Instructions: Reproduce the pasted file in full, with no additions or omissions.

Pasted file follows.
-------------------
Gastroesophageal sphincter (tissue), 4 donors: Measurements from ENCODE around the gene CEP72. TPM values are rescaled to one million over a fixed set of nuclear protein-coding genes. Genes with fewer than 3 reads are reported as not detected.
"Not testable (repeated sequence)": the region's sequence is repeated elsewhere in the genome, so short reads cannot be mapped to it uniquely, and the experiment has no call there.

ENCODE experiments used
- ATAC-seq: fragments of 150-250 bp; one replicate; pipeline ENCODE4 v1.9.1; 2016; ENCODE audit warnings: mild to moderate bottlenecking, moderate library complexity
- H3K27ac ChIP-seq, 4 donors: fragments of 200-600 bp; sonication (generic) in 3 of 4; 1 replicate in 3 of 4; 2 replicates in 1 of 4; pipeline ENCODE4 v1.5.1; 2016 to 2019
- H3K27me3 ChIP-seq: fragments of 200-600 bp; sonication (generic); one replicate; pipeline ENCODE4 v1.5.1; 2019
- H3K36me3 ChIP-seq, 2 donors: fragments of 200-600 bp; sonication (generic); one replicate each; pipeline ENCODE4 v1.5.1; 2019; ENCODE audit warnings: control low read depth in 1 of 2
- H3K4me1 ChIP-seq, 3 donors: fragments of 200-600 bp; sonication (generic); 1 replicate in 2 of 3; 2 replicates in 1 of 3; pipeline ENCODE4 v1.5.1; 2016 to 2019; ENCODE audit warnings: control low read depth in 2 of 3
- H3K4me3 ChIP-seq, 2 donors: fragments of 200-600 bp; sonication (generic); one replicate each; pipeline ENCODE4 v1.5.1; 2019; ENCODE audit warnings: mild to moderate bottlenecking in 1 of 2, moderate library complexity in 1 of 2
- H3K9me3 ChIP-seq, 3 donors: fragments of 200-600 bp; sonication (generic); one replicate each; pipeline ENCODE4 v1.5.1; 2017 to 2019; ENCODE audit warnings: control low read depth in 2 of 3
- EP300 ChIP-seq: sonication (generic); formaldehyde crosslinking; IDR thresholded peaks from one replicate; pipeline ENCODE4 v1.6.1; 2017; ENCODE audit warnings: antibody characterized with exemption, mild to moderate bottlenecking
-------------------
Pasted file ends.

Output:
Gastroesophageal sphincter (tissue), 4 donors: Measurements from ENCODE around the gene CEP72. TPM values are rescaled to one million over a fixed set of nuclear protein-coding genes. Genes with fewer than 3 reads are reported as not detected.
"Not testable (repeated sequence)": the region's sequence is repeated elsewhere in the genome, so short reads cannot be mapped to it uniquely, and the experiment has no call there.

ENCODE experiments used
- ATAC-seq: fragments of 150-250 bp; one replicate; pipeline ENCODE4 v1.9.1; 2016; ENCODE audit warnings: mild to moderate bottlenecking, moderate library complexity
- H3K27ac ChIP-seq, 4 donors: fragments of 200-600 bp; sonication (generic) in 3 of 4; 1 replicate in 3 of 4; 2 replicates in 1 of 4; pipeline ENCODE4 v1.5.1; 2016 to 2019
- H3K27me3 ChIP-seq: fragments of 200-600 bp; sonication (generic); one replicate; pipeline ENCODE4 v1.5.1; 2019
- H3K36me3 ChIP-seq, 2 donors: fragments of 200-600 bp; sonication (generic); one replicate each; pipeline ENCODE4 v1.5.1; 2019; ENCODE audit warnings: control low read depth in 1 of 2
- H3K4me1 ChIP-seq, 3 donors: fragments of 200-600 bp; sonication (generic); 1 replicate in 2 of 3; 2 replicates in 1 of 3; pipeline ENCODE4 v1.5.1; 2016 to 2019; ENCODE audit warnings: control low read depth in 2 of 3
- H3K4me3 ChIP-seq, 2 donors: fragments of 200-600 bp; sonication (generic); one replicate each; pipeline ENCODE4 v1.5.1; 2019; ENCODE audit warnings: mild to moderate bottlenecking in 1 of 2, moderate library complexity in 1 of 2
- H3K9me3 ChIP-seq, 3 donors: fragments of 200-600 bp; sonication (generic); one replicate each; pipeline ENCODE4 v1.5.1; 2017 to 2019; ENCODE audit warnings: control low read depth in 2 of 3
- EP300 ChIP-seq: sonication (generic); formaldehyde crosslinking; IDR thresholded peaks from one replicate; pipeline ENCODE4 v1.6.1; 2017; ENCODE audit warnings: antibody characterized with exemption, mild to moderate bottlenecking